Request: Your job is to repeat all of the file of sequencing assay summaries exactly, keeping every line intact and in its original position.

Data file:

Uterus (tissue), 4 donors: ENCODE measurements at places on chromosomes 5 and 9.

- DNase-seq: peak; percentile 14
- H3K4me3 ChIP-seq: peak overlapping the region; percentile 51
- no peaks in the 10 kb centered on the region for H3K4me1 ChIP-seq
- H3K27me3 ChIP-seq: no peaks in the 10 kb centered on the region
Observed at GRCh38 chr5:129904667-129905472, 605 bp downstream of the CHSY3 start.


Uterus (tissue), 4 donors: ENCODE measurements at places on chromosomes 5 and 9.

- DNase-seq: peak; percentile 14
- H3K4me3 ChIP-seq: peak overlapping the region; percentile 51
- no peaks in the 10 kb centered on the region for H3K4me1 ChIP-seq
- H3K27me3 ChIP-seq: no peaks in the 10 kb centered on the region
Observed at GRCh38 chr5:129904667-129905472, 605 bp downstream of the CHSY3 start.